After graduating from MSc in Migration Studies at Oxford University, Agne Milukaite moved to Berkeley, California to work for a Canadian home robotics company. She returned to Oxford to launch, a peer-to-peer bike sharing social marketplace.

What is your background?  Why are you doing this?
I am a social scientist and I enjoy bringing people together. Bikes are perfect to connect people: practical, environmentally friendly, affordable, and empowering solution to get around.

It’s about seizing the day – looking for opportunities and then going for it!

I love turning my idea into a company that solves people’s problems.

So what would you say are the top 3 skills that needed to be a successful entrepreneur? Why?

Rather than having a particular set of skills, a person needs to look into their strengths and use them resourcefully. I read this book as a child that explained to me that nobody has everything but everyone has something. Find that something and use it!

Successfully solving people’s problems.

Couchsurfing and Airbnb. When I first started thinking about bicycle sharing, I thought “how come there are platforms for space sharing but not for bikes?” Both of them managed to create awesome communities of people who invite strangers to stay at their place. I hope that will do for bicycles what the two platforms did for living spaces.

I would discuss the best ways to build a successful trusting community that enables kindness among strangers.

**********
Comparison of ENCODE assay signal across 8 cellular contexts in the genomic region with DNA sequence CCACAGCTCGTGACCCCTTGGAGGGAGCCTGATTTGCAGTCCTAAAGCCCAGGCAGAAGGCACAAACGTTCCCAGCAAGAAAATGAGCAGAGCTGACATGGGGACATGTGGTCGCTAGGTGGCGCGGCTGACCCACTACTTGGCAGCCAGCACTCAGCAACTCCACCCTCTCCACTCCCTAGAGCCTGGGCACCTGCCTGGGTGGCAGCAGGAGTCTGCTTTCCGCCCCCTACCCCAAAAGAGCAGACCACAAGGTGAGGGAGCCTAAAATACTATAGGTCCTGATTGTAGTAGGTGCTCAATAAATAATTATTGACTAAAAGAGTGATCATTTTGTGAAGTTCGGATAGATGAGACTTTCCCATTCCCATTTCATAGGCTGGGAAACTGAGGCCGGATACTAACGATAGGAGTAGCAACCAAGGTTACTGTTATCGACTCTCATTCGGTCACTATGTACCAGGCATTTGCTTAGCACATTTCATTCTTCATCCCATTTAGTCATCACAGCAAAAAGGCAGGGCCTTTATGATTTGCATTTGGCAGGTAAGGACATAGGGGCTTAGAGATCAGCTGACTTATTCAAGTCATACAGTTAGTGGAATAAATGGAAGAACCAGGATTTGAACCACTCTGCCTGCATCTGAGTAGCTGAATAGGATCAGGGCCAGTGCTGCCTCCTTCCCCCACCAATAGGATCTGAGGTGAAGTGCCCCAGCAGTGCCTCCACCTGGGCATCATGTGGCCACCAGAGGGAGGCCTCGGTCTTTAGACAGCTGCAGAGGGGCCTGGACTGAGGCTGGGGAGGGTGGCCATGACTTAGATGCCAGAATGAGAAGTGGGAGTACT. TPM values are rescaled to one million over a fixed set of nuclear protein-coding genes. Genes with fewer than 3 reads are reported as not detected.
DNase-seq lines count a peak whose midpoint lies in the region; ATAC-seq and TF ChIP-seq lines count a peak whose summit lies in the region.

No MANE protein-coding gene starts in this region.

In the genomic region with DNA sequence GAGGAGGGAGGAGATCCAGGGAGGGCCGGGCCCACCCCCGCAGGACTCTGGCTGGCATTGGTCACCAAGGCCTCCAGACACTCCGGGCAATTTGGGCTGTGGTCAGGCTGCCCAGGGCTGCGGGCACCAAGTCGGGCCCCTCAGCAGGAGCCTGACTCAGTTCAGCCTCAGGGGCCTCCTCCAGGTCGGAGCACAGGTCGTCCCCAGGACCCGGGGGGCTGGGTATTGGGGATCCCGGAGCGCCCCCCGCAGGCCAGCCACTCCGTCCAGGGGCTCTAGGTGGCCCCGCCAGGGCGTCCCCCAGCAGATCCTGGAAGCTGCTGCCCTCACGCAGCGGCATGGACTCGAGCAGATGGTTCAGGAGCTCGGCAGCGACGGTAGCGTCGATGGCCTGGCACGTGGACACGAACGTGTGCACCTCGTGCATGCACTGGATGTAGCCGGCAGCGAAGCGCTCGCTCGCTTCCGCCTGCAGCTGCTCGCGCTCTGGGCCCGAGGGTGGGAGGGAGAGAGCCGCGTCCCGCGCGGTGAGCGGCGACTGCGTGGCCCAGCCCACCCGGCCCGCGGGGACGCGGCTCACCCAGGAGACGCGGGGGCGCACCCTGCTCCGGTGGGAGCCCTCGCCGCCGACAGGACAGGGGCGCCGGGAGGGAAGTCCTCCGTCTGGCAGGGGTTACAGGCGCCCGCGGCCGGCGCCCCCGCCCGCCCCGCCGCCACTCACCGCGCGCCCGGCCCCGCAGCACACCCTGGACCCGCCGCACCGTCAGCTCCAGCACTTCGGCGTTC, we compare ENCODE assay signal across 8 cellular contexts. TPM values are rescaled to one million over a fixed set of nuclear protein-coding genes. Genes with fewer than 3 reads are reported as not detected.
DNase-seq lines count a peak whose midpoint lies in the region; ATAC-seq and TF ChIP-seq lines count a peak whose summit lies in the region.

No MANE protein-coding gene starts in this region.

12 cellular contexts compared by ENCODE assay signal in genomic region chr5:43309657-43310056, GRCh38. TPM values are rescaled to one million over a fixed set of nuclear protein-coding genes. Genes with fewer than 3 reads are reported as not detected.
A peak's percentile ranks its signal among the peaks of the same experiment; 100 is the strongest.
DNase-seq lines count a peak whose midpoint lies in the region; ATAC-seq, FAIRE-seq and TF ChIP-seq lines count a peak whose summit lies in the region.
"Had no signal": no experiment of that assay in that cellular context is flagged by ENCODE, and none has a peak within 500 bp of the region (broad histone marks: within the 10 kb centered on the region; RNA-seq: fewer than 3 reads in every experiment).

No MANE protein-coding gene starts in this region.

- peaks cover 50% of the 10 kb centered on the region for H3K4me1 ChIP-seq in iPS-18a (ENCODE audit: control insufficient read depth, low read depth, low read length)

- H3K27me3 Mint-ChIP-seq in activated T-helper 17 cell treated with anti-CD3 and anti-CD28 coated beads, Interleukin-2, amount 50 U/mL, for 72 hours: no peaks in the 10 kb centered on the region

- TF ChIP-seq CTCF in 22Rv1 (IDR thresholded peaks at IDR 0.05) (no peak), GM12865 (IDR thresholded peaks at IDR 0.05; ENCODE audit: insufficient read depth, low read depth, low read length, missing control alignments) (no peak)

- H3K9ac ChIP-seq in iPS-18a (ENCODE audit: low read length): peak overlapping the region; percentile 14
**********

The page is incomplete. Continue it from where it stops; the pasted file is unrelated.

When the first person joined and asked to rent a bicycle. I always knew that was going to solve people’s problems – but it was amazing to see it happen!

The most important lesson I learned is the importance of reaching out to people. They will steer you towards other like-minded people. Use that to your benefit and create a community around you.

What is good about being an entrepreneur in Oxfordshire?  Bad?

Students, tourists, bicycles – the perfect place for!

The first breakthrough came through the VIEW programme run by the Entrepreneurship Centre at Said Business School. During the first class, I met my mentor Roy Azoulay who runs Oxford University startup incubator. He is great! And, he was super enthusiastic about the idea of peer-to-peer bicycle sharing. is now incubated with Oxford University and about to start its first accelerator program. I was really excited when the VIEW panel voted ‘the best business idea’. Oxford has been incredibly good for

Launchpad at the Said Business School. Also, Oxford University Careers Service is an excellent resource. They run the Student Consultancy programme that provides student consultancy to local businesses. As a student, I joined the program and worked with the Story Museum on opening up their coffee shop. Now, I work with a great team of student consultants who advise on

Worry less, create more.



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